He’s hardly a household name anywhere, yet there’s still a striking discrepancy between the profile of filmmaker Marcel L’Herbier (1888-1979) in France and everywhere else—almost as if a “not for export” label had been stamped on his forehead. The founder of l’IDHEC (l’Institut des Hautes Études Cinématographiques), the most famous French film school, which he headed for over a quarter of a century (1943-1969), as well as a onetime director of the Cinémathèque Française (1941-1944), author of hundreds of articles, and a pioneer in French television who produced over 200 documentaries, he’s still better known today as the writer-director of about 50 films, mostly features. Yet none of these is easily obtainable in the U.S.
Probably the best known, formerly on VHS, is Fantastic Night (1942), a fantasy with Fernand Gravey as an innocent student literally pursuing the woman of his dreams (Micheline Presle) in his dreams. Both whimsical and disturbing—with a happy ending even more troubling than anything that precedes it—this nocturnal adventure conveys the dark, cavernous underside of the German occupation almost as pungently as Cocteau’s Orpheus did retrospectively, eight years later. Conceived as a tribute to Georges Méliès, and registering as a kind of Eyes Wide Shut avant la lettre, it features a formal ball held at the Louvre, complete with a magic show and trapdoors—and echoes of the visual style found in L’Herbier’s more overtly experimental work of the silent era, such as diverse uses of blurred focus and superimpositions to suggest subjective states of mind. (In the 1921 El Dorado, L’Herbier conveys the distraction of the prostitute heroine, thinking of her ailing son while dancing in a crowded club, by making her the only on-screen character who’s out of focus.)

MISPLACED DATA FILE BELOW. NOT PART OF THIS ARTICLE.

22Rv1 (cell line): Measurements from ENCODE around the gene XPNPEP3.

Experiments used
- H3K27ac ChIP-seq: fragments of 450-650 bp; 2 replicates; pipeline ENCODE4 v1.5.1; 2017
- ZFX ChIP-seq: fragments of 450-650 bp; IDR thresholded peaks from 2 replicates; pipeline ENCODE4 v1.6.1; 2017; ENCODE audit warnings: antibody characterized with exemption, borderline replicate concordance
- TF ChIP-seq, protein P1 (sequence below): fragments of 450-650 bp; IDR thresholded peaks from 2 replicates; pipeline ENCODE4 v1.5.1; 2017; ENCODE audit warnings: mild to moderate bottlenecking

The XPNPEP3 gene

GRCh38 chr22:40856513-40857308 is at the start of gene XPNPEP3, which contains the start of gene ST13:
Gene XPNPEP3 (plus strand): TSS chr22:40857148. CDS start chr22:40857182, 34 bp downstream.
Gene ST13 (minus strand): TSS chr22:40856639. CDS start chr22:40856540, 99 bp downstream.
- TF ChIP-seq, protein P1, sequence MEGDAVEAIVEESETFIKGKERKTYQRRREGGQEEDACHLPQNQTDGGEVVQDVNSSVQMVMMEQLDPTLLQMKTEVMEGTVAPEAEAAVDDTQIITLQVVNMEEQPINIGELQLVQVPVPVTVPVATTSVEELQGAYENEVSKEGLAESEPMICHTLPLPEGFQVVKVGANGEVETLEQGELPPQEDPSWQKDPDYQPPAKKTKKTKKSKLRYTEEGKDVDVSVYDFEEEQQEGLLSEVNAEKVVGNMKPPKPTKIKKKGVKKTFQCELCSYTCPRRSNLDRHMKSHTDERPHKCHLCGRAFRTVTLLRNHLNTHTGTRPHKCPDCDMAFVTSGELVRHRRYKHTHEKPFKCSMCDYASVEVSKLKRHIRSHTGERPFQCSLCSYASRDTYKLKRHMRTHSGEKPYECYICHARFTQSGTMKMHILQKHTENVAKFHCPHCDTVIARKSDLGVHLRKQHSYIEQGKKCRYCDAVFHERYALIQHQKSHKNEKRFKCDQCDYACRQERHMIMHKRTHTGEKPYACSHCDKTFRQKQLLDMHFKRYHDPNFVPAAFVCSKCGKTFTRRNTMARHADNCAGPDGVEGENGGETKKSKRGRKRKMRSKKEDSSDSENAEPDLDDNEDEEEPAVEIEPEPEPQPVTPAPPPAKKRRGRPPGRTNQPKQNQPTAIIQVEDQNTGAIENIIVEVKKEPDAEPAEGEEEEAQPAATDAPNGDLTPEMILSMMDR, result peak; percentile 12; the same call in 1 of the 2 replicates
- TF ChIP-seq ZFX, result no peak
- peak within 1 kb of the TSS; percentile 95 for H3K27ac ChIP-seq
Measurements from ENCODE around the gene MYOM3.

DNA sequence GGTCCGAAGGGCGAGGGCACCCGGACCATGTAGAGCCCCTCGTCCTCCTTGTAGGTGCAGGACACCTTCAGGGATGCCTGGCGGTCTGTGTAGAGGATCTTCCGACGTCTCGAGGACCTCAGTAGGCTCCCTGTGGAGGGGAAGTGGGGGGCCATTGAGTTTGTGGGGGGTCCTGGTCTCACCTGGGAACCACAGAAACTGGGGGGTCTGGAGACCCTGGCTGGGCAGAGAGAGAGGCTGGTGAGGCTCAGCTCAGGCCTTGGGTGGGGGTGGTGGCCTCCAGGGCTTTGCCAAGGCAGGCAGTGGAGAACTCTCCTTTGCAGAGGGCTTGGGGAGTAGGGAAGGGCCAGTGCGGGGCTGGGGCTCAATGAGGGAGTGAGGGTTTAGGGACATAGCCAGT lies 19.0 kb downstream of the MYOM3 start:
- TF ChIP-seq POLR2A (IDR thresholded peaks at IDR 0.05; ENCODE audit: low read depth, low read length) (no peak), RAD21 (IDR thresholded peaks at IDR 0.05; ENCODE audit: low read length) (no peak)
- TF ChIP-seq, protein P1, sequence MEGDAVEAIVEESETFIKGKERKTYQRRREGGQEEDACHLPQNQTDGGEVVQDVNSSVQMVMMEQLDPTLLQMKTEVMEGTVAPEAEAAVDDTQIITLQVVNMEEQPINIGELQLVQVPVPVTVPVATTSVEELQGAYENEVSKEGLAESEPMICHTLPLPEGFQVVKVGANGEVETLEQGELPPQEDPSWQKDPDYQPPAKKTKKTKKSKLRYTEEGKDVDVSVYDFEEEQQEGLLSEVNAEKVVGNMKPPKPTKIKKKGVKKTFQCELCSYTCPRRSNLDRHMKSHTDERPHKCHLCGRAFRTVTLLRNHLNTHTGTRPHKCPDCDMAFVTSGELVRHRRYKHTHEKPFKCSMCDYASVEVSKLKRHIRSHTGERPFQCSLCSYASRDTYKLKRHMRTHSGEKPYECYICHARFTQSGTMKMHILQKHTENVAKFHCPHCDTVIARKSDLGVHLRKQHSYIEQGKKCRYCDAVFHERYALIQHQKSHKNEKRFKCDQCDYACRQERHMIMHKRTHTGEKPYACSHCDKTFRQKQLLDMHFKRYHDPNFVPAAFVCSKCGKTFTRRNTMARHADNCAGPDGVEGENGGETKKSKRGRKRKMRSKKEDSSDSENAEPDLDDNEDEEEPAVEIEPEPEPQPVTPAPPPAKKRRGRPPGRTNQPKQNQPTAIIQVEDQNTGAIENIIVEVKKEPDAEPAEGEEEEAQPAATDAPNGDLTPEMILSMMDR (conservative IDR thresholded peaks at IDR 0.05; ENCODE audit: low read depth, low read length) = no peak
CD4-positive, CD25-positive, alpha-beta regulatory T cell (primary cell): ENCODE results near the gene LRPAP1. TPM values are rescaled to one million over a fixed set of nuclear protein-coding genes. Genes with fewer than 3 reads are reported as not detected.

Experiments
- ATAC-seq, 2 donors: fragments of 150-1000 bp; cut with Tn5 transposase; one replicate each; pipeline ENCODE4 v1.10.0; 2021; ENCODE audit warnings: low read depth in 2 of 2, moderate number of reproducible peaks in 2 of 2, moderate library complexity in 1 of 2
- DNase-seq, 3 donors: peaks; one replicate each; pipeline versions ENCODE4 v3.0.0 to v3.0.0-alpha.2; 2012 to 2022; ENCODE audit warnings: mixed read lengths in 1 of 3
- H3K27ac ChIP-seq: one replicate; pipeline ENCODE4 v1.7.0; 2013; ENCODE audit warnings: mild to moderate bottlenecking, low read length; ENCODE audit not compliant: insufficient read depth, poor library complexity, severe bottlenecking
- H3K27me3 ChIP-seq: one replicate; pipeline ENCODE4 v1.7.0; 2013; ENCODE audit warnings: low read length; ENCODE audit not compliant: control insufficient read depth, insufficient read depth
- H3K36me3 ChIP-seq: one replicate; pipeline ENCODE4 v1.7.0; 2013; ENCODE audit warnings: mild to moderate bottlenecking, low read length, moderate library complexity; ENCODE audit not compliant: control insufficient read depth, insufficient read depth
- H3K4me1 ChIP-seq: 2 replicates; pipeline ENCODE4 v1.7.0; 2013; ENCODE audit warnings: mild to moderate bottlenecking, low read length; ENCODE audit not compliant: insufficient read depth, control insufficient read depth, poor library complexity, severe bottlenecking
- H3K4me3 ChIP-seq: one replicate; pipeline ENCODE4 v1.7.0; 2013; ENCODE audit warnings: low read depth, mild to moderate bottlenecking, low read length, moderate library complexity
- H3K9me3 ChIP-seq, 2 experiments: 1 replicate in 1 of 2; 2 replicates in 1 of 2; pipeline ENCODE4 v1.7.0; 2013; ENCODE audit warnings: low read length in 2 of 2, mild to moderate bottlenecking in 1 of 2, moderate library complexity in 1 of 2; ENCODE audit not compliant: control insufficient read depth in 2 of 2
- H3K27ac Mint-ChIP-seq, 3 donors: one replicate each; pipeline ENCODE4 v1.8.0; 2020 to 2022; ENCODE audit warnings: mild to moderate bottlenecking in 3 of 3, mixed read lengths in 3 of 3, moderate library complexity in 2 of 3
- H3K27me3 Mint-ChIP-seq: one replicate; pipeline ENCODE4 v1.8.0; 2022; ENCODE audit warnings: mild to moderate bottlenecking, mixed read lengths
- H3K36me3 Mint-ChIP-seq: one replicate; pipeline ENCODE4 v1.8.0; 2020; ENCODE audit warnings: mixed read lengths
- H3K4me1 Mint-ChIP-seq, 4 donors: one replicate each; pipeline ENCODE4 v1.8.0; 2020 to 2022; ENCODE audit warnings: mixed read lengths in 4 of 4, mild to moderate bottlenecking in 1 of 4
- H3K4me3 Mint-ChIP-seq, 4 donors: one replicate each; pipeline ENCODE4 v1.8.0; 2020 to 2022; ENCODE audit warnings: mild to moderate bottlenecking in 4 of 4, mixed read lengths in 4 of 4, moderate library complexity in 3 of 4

When L’Herbier died at age 91, a few film titles were mentioned in the bare-bones obituary in The New York Times, but little else. Almost 30 years later, the nearly simultaneous appearance of a lavish two-disc edition of L’Herbier’s most celebrated film, L’Argent (1928), newly restored on the French Carlotta label, as well as an ambitious collection of articles drawn from a 2006 conference, Marcel L’Herbier: L’Art du cinéma (edited by Laurent Véray, and published by Paris: Association Française de Recherche sur l’Histoire du Cinéma, including a DVD with another restored silent feature, 1927's Le Diable au coeur)—gives us a good opportunity to explore the reasons for both his importance and his relative obscurity outside of France.
None of this material is in English, apart from abstracts of all 25 of the articles in the Véray collection—suggesting a kind of vicious circle in this syndrome of neglect. An earlier French book about L’Herbier by American expatriate and film theorist Noël Burch came out in 1973, when Burch was still a formalist. His contribution to the new collection, discussing “the ambivalences of a 'bisexual' filmmaker,” reconfigures his interest in relation to gender studies. (The prominence of Jaque Catelain—L’Herbier’s relatively untalented muse, whom Burch calls a “wooden Harry Langdon”—in nine early pictures may have contributed to the critical scorn heaped on some of them, especially L’Inhumaine.)